Saturday, 2 January 2016

Pandora"s Motives? Referred to the ACCC



Photo credit: via Foter.com / CC BY-ND

Pandora in Australia is taking a hard line with retailers who wish to stock their brand of gold and silver charms.  Retailers have been warned that they may not stock charms made by US company “Alex and Ani” and distributed by Karen Adcock whilst being an authorised Pandora retailer.


A ‘private and confidential’ email went out from Pandora to their stockists on the 14th of December 2015 stating “Under the terms of your Pandora Authorised Retailer Agreement you must not sell any products that could reasonably be regarded as Competing Products of Pandora Jewelry unless of course Pandora has previously given you written approval to do so.”


Other similar brands of charms to those produced by Pandora, such as “Thomas Sabo” and “Endless” are often seen together in jewellery stores, so is there another reason that Pandora has taken this stand against “Alex and Ani?”


Brian Winther, the (current) president of Pandora Australia was asked to comment about the above point, and said “every situation is different.”


Karen Adcock


Ms. Adcock brought Pandora jewellery to Australia over 10 years ago. She built the business that turns over $200M before selling out to a private equity ahead of it being listed on the stock exchange in 2010.


Her latest venture is to bring “Alex and Ani” online in December and already has 9 retailers on-board.


Interestingly, “Alex and Ani” is made from recycled brass, and so would not be considered anything other than costume jewellery.


So why is Pandora regarding this new line as a competing product? Pandora sells sterling silver and gold charms, clearly these are ‘precious metals’ and not classed as costume jewellery.


The designs I have seen are dissimilar between the two ranges, so it seems Pandora is trying to compare apples and oranges in their bid to stifle competition from stocking “Alex and Ani” alongside their own range.


In my experience the group of people who buy costume jewellery, be it for environmental or financial reasons are unlikely to purchase “high end” precious metal jewellery of a similar design. So is this really a case of Pandora protecting itself from “competing products?”


It is interesting that Brian Winther said that “Ms. Adcock had made similar decisions”  when she was president of Pandora.


The ACCC


At least one retailer has referred this matter to the ACCC for investigation as to whether it breaches the Consumer and Competition Act 2010.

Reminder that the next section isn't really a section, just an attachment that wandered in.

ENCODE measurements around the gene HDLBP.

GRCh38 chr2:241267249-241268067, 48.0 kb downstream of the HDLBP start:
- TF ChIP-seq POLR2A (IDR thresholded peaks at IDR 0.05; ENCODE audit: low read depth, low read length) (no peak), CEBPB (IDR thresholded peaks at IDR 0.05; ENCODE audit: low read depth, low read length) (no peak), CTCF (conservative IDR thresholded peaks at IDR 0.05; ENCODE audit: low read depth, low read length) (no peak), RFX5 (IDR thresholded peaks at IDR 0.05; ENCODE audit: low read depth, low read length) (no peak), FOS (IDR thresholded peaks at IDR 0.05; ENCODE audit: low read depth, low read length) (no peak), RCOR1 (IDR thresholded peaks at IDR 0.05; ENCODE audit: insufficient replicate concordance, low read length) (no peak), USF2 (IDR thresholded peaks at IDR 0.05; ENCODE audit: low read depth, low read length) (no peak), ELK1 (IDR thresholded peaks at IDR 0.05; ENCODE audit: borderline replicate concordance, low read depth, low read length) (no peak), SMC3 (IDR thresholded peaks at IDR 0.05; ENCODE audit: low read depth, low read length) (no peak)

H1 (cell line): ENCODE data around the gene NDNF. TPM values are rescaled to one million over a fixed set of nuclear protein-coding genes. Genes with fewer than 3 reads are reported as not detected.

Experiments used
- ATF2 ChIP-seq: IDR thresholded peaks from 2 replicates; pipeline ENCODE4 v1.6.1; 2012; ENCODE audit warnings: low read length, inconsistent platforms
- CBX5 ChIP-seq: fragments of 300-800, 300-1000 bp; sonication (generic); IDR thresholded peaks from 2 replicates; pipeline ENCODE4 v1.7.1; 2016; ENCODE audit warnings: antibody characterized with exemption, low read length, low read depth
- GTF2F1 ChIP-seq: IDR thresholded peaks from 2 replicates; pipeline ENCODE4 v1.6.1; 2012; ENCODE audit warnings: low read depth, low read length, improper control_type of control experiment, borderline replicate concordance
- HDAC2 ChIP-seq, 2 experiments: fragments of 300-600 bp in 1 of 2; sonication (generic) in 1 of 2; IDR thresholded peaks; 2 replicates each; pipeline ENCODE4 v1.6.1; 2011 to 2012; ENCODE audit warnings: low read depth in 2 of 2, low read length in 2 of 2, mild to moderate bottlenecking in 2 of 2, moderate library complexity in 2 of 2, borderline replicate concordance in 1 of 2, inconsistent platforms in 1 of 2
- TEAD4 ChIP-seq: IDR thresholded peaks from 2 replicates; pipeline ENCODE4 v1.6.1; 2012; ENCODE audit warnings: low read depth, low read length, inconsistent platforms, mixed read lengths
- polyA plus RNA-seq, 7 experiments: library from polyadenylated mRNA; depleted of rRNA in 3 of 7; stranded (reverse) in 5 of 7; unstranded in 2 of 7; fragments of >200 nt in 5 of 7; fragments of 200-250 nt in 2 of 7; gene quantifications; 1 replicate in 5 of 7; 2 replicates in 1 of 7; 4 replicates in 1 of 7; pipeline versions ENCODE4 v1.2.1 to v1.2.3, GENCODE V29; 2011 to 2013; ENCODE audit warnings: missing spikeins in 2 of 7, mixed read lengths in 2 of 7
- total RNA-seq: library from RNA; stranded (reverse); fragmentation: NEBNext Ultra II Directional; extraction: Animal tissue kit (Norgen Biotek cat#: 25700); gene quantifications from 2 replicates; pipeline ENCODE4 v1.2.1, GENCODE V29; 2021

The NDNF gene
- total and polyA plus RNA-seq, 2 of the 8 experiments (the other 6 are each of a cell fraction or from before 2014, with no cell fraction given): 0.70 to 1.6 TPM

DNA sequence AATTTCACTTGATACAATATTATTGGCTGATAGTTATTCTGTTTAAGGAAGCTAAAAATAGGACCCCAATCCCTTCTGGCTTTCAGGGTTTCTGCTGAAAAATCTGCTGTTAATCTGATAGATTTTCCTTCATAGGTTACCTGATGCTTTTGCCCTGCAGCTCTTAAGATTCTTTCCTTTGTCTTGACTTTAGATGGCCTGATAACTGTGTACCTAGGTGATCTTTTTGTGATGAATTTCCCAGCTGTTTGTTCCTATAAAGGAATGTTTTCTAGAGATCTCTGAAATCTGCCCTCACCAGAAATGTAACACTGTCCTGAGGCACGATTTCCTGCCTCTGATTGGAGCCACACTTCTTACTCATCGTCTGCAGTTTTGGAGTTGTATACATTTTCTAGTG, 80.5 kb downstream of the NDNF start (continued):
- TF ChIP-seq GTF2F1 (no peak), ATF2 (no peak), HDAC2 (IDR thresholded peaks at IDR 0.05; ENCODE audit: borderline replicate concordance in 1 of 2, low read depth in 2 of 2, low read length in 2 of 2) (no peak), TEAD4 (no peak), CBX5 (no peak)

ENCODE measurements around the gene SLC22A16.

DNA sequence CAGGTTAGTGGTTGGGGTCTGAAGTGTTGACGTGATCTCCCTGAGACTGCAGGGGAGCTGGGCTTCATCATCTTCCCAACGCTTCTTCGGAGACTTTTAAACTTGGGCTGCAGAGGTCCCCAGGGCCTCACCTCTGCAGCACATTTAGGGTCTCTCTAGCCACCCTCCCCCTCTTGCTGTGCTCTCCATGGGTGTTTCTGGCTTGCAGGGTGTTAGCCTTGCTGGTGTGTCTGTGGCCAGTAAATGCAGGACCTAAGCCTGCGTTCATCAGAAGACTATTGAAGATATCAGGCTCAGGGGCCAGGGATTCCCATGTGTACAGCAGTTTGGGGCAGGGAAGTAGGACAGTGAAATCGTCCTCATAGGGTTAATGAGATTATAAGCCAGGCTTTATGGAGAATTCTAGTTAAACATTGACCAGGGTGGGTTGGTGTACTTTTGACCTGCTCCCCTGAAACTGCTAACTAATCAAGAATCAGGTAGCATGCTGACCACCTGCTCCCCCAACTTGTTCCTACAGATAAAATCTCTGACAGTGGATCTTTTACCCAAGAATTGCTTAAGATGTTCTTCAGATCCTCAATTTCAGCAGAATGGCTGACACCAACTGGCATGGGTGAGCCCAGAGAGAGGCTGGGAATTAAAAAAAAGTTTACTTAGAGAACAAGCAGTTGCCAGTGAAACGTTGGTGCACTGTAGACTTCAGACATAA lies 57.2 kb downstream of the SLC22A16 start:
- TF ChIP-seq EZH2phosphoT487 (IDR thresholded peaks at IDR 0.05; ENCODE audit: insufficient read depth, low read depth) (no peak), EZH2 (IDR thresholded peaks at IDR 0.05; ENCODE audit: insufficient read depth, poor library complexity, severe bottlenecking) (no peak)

“Exclusive Dealing” is where one person trading with another attempts to restrict the second parties ability to deal with other third parties. Section 47 of the Act says these types of restrictions are against the law when they substantially reduce competition. A form of this is “full line forcing” where a supplier decides not to supply services or goods to a purchaser unless they agree not to also buy from a competitor of the supplier.


The nuances of the law are complex and to a degree subject to interpretation.


So what are the motives?


Clearly, Pandora is threatening it’s authorised retailers that they will not allow them to continue to be stockists if they choose to bring in products from “Alex and Ani.”


Is Pandora really worried that costume jewellery made from recycled brass is in direct competition to their precious metal jewellery? Could a jewellery store customer be lured away from a beautiful silver or gold charm and decide instead to ‘lash out’ and buy a base metal charm?


Could it be if “Alex and Ani” or another similar product was imported and distributed by someone other than Ms. Adcock, that the stance may be different?


My own opinion is that competition should be encouraged and market share will fall to those with the better products, not those with better contracts between the suppliers and the retailers.


I wonder how many jewellers can’t sell (for example) Seiko watches because Timex have “competing product agreements” in place? Most jeweller stock many brands of watches and many have very similar designs, features and materials.


Think about this


Although Pandora has closed a number of outlets, it’s annual revenue (wholesale) at one point was $130M, this represented at least $300M at the retail level. (source www.jewellermagazine.com) With those sorts of figures, how large a threat could recycled brass costume jewellery represent to their continuing success?


 


 



Pandora"s Motives? Referred to the ACCC

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